To do that, they’re going to have to figure out what the Chevy brand stands for (reliability? value? style? durability? comfort?), make its products fulfill the brand promise better than anyone else on the planet, sell the SHIT out of it, and back up those products with the best sales and service known to mankind. No apologies. No excuses. All day. Every day.
Forget it. New GM doesn’t have the time to git ‘er done. In fact, they haven’t even started. Henderson promises that New GM’s 43 nameplates will all be class-leading. WTF? Does he actuallybelieve that? Does he expect his customers to believe it? Why? What’s different?
Our money is doomed. And it’s not the customer’s fault.
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- MrIcky I would like to compare the answers here against the answers in the recent civil forfeiture article- but I won't because research is hard. It's true though that currently a ticket has no punitive value on those with means and maybe an outsized punitive value on those without. That's not communism, that's just the way it is. Speeding tickets are too arbitrary anyway though: officer discretion, speed trap towns, excessively low speed zones in areas to increase ticket revenue instead of safety, etc. I could clearly see a case where expensive cars are selectively enforced over cheap cars because you only have so much time in a day to up the revenue. It's a gray rainy crap morning and I'm sure the government will do it wrong.
- 28-Cars-Later Feels a bit high but then again... forget it Jake, its Clown World.In 2021 someone in Sewickley had an MY01 soft top in a manual with 54K otc which I am fairly certain was a 996 and not a Boxster - $20K. I already had my C70 at the shop being reborn and could have done the $20K but it would have been tight and just didn't make sense. Still...
- SCE to AUX Q: Should Speeding Fines Be Based on Income?A: Yes. Rich people (the guy with $1 more than you) should pay less, because giving his income to the government means he has to lay off a worker at his business.Laws are for poor people./s
- SCE to AUX "Volvo has suggested it’s capable of yielding 275 miles of range"Every non-US car's range estimate is based on WLTP - worth mentioning.EPA range never 'backs up' WLTP; it's always about 15% lower - so figure maybe 234 miles. Not great, except as a commuter.As for the interior - it's obviously a Model 3 clone, but the screen is substantially smaller. Incidentally, I suspect Tesla made the Model 3/Y interior so minimalist to save money - not just to be different. When you're trying to become profitable on EVs, every dollar counts.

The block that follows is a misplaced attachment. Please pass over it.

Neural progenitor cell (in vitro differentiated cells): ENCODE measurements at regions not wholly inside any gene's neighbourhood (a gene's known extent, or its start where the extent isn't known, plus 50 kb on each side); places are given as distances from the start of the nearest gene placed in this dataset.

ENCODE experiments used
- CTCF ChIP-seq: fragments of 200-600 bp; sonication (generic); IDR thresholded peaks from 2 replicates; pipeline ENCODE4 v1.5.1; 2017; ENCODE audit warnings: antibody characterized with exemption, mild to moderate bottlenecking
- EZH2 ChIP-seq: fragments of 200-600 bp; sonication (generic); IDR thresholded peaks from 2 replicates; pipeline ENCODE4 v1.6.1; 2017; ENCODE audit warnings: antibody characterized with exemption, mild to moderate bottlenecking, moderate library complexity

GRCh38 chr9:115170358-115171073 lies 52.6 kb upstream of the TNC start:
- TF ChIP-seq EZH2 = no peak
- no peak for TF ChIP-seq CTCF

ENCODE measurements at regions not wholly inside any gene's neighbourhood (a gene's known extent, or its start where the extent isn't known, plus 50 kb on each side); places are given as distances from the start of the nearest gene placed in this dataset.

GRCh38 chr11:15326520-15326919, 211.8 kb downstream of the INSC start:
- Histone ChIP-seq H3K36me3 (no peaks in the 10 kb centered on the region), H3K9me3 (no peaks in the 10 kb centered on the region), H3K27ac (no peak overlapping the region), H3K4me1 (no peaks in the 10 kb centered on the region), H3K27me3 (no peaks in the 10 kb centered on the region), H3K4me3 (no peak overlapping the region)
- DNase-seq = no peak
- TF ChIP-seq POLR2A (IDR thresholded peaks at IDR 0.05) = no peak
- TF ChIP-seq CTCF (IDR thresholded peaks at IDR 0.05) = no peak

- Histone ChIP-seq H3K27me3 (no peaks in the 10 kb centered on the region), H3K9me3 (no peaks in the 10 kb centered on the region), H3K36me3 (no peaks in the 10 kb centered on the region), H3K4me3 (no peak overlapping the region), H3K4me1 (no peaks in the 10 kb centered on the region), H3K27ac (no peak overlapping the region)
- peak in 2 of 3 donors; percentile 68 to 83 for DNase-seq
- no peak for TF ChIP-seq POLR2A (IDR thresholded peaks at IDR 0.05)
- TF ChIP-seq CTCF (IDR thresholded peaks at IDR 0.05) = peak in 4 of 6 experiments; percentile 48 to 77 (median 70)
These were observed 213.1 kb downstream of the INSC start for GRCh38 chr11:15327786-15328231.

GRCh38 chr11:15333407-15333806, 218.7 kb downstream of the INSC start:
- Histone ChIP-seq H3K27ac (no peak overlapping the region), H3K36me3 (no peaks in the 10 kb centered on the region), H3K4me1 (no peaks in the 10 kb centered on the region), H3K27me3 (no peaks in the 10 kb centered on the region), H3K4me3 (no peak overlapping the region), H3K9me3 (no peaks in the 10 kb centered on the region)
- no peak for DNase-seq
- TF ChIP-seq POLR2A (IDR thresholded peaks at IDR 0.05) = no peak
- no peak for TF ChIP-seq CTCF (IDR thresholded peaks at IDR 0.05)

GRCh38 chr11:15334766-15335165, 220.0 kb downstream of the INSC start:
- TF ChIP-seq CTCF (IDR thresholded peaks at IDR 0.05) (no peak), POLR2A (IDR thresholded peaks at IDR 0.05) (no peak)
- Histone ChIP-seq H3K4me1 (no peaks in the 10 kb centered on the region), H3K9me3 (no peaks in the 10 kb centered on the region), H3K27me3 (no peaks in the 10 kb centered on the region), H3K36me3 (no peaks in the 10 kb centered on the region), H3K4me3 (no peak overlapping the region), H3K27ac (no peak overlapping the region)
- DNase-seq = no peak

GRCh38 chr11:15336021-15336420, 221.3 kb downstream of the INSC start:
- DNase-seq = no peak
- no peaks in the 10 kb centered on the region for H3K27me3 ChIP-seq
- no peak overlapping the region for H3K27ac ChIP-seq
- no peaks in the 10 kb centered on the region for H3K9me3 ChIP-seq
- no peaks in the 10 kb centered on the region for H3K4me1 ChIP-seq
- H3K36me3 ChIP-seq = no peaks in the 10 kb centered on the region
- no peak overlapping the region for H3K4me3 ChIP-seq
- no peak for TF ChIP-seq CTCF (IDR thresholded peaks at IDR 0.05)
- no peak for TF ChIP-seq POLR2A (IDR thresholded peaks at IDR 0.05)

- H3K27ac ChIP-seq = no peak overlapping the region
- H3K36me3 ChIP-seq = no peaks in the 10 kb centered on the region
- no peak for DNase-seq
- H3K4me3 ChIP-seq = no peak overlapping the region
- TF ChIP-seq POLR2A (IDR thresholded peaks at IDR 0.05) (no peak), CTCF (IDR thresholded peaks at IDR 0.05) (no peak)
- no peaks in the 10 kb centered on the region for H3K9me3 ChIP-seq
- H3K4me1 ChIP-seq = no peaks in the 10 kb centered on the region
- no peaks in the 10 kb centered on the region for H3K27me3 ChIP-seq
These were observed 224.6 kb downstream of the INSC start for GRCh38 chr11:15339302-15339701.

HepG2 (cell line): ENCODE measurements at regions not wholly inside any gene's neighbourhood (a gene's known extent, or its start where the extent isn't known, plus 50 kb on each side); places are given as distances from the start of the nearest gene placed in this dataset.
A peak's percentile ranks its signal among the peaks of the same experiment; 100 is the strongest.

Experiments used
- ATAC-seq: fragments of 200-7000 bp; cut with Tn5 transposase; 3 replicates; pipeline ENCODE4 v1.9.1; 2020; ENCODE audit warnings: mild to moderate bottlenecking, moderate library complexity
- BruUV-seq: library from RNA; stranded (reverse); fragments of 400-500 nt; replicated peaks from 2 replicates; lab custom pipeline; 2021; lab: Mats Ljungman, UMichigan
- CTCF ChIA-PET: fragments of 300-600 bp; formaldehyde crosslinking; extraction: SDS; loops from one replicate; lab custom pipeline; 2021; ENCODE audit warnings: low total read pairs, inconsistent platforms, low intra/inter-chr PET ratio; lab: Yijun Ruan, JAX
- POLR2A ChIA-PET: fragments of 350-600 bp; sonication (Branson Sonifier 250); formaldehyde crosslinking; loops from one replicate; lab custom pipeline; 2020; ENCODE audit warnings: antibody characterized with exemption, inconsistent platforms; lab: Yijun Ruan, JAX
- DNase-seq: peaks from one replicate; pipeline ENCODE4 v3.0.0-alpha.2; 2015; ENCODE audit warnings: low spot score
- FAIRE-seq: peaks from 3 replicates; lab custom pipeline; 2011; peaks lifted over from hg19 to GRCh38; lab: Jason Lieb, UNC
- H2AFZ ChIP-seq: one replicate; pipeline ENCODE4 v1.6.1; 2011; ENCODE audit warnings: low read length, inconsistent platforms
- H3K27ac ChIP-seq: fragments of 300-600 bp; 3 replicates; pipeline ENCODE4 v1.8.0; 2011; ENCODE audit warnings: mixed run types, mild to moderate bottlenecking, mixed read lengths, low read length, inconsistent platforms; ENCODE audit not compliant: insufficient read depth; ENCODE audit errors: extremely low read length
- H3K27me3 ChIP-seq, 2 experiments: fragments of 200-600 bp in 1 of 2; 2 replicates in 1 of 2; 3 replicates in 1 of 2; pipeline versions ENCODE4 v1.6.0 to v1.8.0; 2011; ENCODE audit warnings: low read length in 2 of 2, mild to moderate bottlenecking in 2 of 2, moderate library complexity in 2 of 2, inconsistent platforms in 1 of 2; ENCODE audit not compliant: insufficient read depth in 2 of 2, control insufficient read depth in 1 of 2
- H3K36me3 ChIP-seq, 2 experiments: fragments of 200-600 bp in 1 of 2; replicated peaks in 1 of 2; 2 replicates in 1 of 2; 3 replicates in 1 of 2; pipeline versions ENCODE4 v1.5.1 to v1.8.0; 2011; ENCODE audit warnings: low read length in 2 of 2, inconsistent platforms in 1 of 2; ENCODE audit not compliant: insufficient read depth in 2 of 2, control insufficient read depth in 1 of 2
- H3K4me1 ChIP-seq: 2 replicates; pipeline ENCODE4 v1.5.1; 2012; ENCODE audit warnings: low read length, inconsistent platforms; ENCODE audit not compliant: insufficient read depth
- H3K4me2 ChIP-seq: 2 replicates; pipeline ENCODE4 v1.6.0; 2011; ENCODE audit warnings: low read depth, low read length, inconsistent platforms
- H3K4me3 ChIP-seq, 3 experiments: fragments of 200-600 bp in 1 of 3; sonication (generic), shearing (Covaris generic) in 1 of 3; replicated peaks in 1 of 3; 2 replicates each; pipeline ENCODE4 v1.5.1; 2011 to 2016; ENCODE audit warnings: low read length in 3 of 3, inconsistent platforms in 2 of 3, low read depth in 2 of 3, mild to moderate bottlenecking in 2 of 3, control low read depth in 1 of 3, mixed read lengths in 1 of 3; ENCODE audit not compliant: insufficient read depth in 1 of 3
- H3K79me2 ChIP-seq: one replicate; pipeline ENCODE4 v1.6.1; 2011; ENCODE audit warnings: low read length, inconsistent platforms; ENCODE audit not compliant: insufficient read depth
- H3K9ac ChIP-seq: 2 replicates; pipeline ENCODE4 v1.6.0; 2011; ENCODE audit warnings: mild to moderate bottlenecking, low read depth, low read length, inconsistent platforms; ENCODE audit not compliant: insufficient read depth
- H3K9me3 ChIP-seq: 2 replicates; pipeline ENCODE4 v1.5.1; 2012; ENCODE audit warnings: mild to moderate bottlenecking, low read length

- SCE to AUX "there haven’t been a lot of good examples hitting the market recently. Most models are aimed at the affluent, resulting in 9,000-pound behemoths with six-figure price tags"I hope you were joking, because that is blatantly false.
Allow me to present an example of the recent GM, as quoted from Forbes Magazine's "Most Overpriced Vehicles in North America" article- "The Canyon and its Chevrolet sibling, the Colorado, rated at the very bottom of the Owner Satisfaction scale for Consumer Reports, with only 40% of purchasers saying that they'd make the same purchase choice again." Residual market worth of a new Colorado after 1 year was a meager 63%. Ouch! Now that's world leading!
What I don't get in all of this is the liberty that writers and posters alike take, in trying to diss the various non-American owned/managed OEMs by collapsing their names. Fiatsco, Toyonda, Hyundissanota.... what a load of cr4p! If you need a collective name, why not try something like "Asian OEMs", or "non-American brands". "Foreign" is of course a relative term. "Foreign" and "non-American" are not interchangeable terms. BTW, having never experienced the legendary GM service or American products, I still find it hard to believe that such a big organisation can change it's culture just by shedding debt and a few hundred middle managers. Humility is a pre-requisite for such a change and I don't see any of it.